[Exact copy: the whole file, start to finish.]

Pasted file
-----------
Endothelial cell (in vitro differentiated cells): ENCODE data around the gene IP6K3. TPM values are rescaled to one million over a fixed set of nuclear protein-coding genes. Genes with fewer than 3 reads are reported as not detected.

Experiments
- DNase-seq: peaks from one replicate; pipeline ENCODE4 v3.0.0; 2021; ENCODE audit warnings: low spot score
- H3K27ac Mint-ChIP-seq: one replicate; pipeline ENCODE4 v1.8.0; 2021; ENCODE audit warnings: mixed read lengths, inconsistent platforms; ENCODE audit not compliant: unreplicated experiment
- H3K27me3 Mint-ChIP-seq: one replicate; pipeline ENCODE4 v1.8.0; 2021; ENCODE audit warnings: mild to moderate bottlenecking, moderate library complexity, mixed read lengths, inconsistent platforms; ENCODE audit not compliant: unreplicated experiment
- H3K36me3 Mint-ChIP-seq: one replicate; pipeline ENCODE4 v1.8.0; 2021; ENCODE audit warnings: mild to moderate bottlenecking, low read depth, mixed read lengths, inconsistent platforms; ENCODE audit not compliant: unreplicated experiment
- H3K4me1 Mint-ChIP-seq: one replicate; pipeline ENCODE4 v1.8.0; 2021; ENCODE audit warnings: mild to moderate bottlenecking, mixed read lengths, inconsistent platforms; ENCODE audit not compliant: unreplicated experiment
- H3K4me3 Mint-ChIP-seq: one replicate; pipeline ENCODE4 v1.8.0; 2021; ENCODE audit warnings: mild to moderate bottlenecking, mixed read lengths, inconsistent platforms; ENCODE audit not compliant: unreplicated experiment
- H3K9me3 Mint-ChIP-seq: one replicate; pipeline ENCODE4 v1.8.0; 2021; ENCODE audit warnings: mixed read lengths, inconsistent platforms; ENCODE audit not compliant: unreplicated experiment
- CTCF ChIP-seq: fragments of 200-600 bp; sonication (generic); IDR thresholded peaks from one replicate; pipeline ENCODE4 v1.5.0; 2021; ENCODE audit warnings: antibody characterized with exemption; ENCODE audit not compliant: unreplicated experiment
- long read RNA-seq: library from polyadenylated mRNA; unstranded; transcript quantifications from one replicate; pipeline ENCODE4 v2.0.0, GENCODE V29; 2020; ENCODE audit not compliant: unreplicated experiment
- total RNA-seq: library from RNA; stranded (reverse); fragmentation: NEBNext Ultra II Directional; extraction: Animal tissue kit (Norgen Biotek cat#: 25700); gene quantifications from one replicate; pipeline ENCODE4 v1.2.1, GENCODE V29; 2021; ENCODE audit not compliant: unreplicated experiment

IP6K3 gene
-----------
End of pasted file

Endothelial cell (in vitro differentiated cells): ENCODE data around the gene IP6K3. TPM values are rescaled to one million over a fixed set of nuclear protein-coding genes. Genes with fewer than 3 reads are reported as not detected.

Experiments
- DNase-seq: peaks from one replicate; pipeline ENCODE4 v3.0.0; 2021; ENCODE audit warnings: low spot score
- H3K27ac Mint-ChIP-seq: one replicate; pipeline ENCODE4 v1.8.0; 2021; ENCODE audit warnings: mixed read lengths, inconsistent platforms; ENCODE audit not compliant: unreplicated experiment
- H3K27me3 Mint-ChIP-seq: one replicate; pipeline ENCODE4 v1.8.0; 2021; ENCODE audit warnings: mild to moderate bottlenecking, moderate library complexity, mixed read lengths, inconsistent platforms; ENCODE audit not compliant: unreplicated experiment
- H3K36me3 Mint-ChIP-seq: one replicate; pipeline ENCODE4 v1.8.0; 2021; ENCODE audit warnings: mild to moderate bottlenecking, low read depth, mixed read lengths, inconsistent platforms; ENCODE audit not compliant: unreplicated experiment
- H3K4me1 Mint-ChIP-seq: one replicate; pipeline ENCODE4 v1.8.0; 2021; ENCODE audit warnings: mild to moderate bottlenecking, mixed read lengths, inconsistent platforms; ENCODE audit not compliant: unreplicated experiment
- H3K4me3 Mint-ChIP-seq: one replicate; pipeline ENCODE4 v1.8.0; 2021; ENCODE audit warnings: mild to moderate bottlenecking, mixed read lengths, inconsistent platforms; ENCODE audit not compliant: unreplicated experiment
- H3K9me3 Mint-ChIP-seq: one replicate; pipeline ENCODE4 v1.8.0; 2021; ENCODE audit warnings: mixed read lengths, inconsistent platforms; ENCODE audit not compliant: unreplicated experiment
- CTCF ChIP-seq: fragments of 200-600 bp; sonication (generic); IDR thresholded peaks from one replicate; pipeline ENCODE4 v1.5.0; 2021; ENCODE audit warnings: antibody characterized with exemption; ENCODE audit not compliant: unreplicated experiment
- long read RNA-seq: library from polyadenylated mRNA; unstranded; transcript quantifications from one replicate; pipeline ENCODE4 v2.0.0, GENCODE V29; 2020; ENCODE audit not compliant: unreplicated experiment
- total RNA-seq: library from RNA; stranded (reverse); fragmentation: NEBNext Ultra II Directional; extraction: Animal tissue kit (Norgen Biotek cat#: 25700); gene quantifications from one replicate; pipeline ENCODE4 v1.2.1, GENCODE V29; 2021; ENCODE audit not compliant: unreplicated experiment

IP6K3 gene